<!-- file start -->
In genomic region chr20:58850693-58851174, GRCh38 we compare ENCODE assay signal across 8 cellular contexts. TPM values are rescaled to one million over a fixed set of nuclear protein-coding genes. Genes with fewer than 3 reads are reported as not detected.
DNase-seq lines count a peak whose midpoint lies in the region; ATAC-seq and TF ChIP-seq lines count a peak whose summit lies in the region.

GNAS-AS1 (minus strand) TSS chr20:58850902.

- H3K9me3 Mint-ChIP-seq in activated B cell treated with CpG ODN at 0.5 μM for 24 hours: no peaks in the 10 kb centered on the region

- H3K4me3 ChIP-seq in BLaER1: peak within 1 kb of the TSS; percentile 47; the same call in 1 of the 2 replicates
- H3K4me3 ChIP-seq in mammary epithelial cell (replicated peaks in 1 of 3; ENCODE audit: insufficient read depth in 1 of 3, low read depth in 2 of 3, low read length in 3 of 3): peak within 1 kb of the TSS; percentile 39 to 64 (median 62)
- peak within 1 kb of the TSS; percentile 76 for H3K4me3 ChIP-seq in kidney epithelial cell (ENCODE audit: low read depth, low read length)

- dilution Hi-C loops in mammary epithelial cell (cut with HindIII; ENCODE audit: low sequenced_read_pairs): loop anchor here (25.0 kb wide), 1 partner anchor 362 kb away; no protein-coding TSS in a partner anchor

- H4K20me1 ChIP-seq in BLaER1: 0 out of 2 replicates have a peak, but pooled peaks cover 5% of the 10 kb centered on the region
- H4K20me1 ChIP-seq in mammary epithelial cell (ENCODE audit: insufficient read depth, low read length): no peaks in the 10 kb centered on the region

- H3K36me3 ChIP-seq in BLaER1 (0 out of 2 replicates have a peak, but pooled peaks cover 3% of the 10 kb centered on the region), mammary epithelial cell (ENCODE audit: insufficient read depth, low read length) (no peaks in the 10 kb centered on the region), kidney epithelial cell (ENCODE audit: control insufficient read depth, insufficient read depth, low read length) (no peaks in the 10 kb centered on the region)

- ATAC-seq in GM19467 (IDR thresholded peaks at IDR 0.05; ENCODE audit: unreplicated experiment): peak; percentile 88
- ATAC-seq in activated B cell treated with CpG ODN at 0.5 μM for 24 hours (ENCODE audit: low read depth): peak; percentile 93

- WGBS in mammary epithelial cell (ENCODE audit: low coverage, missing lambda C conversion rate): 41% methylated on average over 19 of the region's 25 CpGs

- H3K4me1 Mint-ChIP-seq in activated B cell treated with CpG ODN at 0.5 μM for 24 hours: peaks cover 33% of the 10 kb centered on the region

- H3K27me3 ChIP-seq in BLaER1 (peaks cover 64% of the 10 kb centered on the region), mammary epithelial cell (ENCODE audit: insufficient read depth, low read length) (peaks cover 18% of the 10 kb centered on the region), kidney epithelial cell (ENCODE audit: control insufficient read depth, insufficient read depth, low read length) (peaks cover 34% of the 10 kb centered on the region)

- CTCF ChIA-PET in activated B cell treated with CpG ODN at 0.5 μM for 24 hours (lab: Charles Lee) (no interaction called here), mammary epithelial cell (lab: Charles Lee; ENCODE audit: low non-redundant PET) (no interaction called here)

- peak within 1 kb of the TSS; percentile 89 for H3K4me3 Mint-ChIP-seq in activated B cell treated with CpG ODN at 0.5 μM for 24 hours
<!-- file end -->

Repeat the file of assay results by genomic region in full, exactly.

In genomic region chr20:58850693-58851174, GRCh38 we compare ENCODE assay signal across 8 cellular contexts. TPM values are rescaled to one million over a fixed set of nuclear protein-coding genes. Genes with fewer than 3 reads are reported as not detected.
DNase-seq lines count a peak whose midpoint lies in the region; ATAC-seq and TF ChIP-seq lines count a peak whose summit lies in the region.

GNAS-AS1 (minus strand) TSS chr20:58850902.

- H3K9me3 Mint-ChIP-seq in activated B cell treated with CpG ODN at 0.5 μM for 24 hours: no peaks in the 10 kb centered on the region

- H3K4me3 ChIP-seq in BLaER1: peak within 1 kb of the TSS; percentile 47; the same call in 1 of the 2 replicates
- H3K4me3 ChIP-seq in mammary epithelial cell (replicated peaks in 1 of 3; ENCODE audit: insufficient read depth in 1 of 3, low read depth in 2 of 3, low read length in 3 of 3): peak within 1 kb of the TSS; percentile 39 to 64 (median 62)
- peak within 1 kb of the TSS; percentile 76 for H3K4me3 ChIP-seq in kidney epithelial cell (ENCODE audit: low read depth, low read length)

- dilution Hi-C loops in mammary epithelial cell (cut with HindIII; ENCODE audit: low sequenced_read_pairs): loop anchor here (25.0 kb wide), 1 partner anchor 362 kb away; no protein-coding TSS in a partner anchor

- H4K20me1 ChIP-seq in BLaER1: 0 out of 2 replicates have a peak, but pooled peaks cover 5% of the 10 kb centered on the region
- H4K20me1 ChIP-seq in mammary epithelial cell (ENCODE audit: insufficient read depth, low read length): no peaks in the 10 kb centered on the region

- H3K36me3 ChIP-seq in BLaER1 (0 out of 2 replicates have a peak, but pooled peaks cover 3% of the 10 kb centered on the region), mammary epithelial cell (ENCODE audit: insufficient read depth, low read length) (no peaks in the 10 kb centered on the region), kidney epithelial cell (ENCODE audit: control insufficient read depth, insufficient read depth, low read length) (no peaks in the 10 kb centered on the region)

- ATAC-seq in GM19467 (IDR thresholded peaks at IDR 0.05; ENCODE audit: unreplicated experiment): peak; percentile 88
- ATAC-seq in activated B cell treated with CpG ODN at 0.5 μM for 24 hours (ENCODE audit: low read depth): peak; percentile 93

- WGBS in mammary epithelial cell (ENCODE audit: low coverage, missing lambda C conversion rate): 41% methylated on average over 19 of the region's 25 CpGs

- H3K4me1 Mint-ChIP-seq in activated B cell treated with CpG ODN at 0.5 μM for 24 hours: peaks cover 33% of the 10 kb centered on the region

- H3K27me3 ChIP-seq in BLaER1 (peaks cover 64% of the 10 kb centered on the region), mammary epithelial cell (ENCODE audit: insufficient read depth, low read length) (peaks cover 18% of the 10 kb centered on the region), kidney epithelial cell (ENCODE audit: control insufficient read depth, insufficient read depth, low read length) (peaks cover 34% of the 10 kb centered on the region)

- CTCF ChIA-PET in activated B cell treated with CpG ODN at 0.5 μM for 24 hours (lab: Charles Lee) (no interaction called here), mammary epithelial cell (lab: Charles Lee; ENCODE audit: low non-redundant PET) (no interaction called here)

- peak within 1 kb of the TSS; percentile 89 for H3K4me3 Mint-ChIP-seq in activated B cell treated with CpG ODN at 0.5 μM for 24 hours